Moed Katan

Moed Katan 17: How to Sin

August 28, 2014 By: Rabbi Jay Kelman
The primary way we can tell which commandments are more important than others is by the punishment recorded in the Torah for various offences[1]. Thus, murder and adultery carry the death penalty; whereas eating on Yom Kippur "only" subjugates one to karet, heavenly excision.  The Torah prescribes that a clandestine thief, a ganav, must--in addition to retuning the amount stolen--pay a 100% fine,...
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Moed Katan 9: To Fast or Not To Fast

August 25, 2014 By: Rabbi Jay Kelman
The Gemara (Megillah 5b) relates that Rebbe wanted to abolish Tisha B'Av. Interestingly, no reason is given for this idea of Rebbe's[1]. And while this might be a popular move, "his colleagues would not consent". So much so, that Rabbi Abba the son of Zavda could not fathom that Rebbe truly meant to abolish Tisha B'Av. As much as we might prefer to get rid of it, it is a crucial day in our calendar. "Whoever eats and...
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Moed Katan 8: Mazel Tov--Soon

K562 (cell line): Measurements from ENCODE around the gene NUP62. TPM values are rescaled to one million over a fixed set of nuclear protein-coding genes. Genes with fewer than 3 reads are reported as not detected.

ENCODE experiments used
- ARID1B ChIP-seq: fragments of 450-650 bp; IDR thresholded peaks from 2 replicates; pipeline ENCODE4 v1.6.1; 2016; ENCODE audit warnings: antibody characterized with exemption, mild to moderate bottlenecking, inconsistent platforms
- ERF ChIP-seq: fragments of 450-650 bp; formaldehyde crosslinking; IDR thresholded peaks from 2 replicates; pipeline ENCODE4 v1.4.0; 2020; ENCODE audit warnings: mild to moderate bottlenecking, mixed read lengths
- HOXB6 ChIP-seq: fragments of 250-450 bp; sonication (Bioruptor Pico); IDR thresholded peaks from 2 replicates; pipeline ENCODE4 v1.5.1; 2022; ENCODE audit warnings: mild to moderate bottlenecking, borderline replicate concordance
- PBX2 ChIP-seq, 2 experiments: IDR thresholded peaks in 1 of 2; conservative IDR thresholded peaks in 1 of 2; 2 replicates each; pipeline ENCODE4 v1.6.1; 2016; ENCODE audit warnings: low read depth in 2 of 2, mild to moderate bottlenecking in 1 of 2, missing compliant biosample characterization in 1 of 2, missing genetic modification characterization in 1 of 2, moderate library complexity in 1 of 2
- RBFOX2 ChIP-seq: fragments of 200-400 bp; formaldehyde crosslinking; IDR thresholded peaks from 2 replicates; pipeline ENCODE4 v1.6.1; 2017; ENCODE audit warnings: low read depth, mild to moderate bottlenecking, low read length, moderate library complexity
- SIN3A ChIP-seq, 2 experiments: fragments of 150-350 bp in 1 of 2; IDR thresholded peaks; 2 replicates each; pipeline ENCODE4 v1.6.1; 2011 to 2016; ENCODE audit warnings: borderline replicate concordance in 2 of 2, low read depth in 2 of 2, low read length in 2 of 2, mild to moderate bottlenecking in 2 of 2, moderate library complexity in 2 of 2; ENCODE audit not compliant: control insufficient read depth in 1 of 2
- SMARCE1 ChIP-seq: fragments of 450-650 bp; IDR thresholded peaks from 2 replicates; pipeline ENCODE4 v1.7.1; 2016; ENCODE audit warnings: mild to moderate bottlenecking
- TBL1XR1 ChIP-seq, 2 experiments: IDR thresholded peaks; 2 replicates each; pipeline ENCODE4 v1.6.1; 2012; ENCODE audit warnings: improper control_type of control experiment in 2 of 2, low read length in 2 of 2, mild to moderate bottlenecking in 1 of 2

August 21, 2014 By: Rabbi Jay Kelman
As we discussed in our last post, mourning and Yom Tov[1] are polar opposites, and mourning has no place on these days of joy.  Such is readily understandable. What is less understandable is the following Mishnah. “We do not marry on the holiday, neither virgins, nor widows, nor a levirite marriage, because there is great joy for him [and her]” (Moed Katan 8b). At first glance, this makes little sense. The joy of a wedding...
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Moed Katan 8: Mixed Emotions

August 19, 2014 By: Rabbi Jay Kelman
Halacha reflects not only legal truths, but moral, psychological, and philosophical (and other) truths, as well. The wide observance of the laws of mourning--one of the major themes of Masechet Moed Katan--is likely due more to the psychological comfort it offers than to the legal requirements mourning entails. When one buries a relative hours before Yom Tov, the halacha requires that all mourning cease with the advent of the chag...
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Moed Katan 5: Stand By

August 19, 2014 By: Rabbi Jay Kelman
For better or worse most people pay little attention to the proof texts brought to support various Talmudic views and positions, focusing on the teaching itself and little else. Often in order to properly follow how the proof text is used one needs to understand the context of the verse. The Talmudic editors assumed that when a verse was quoted the learner was well acquainted with chapter and verse. This helps explain why often the actual part...
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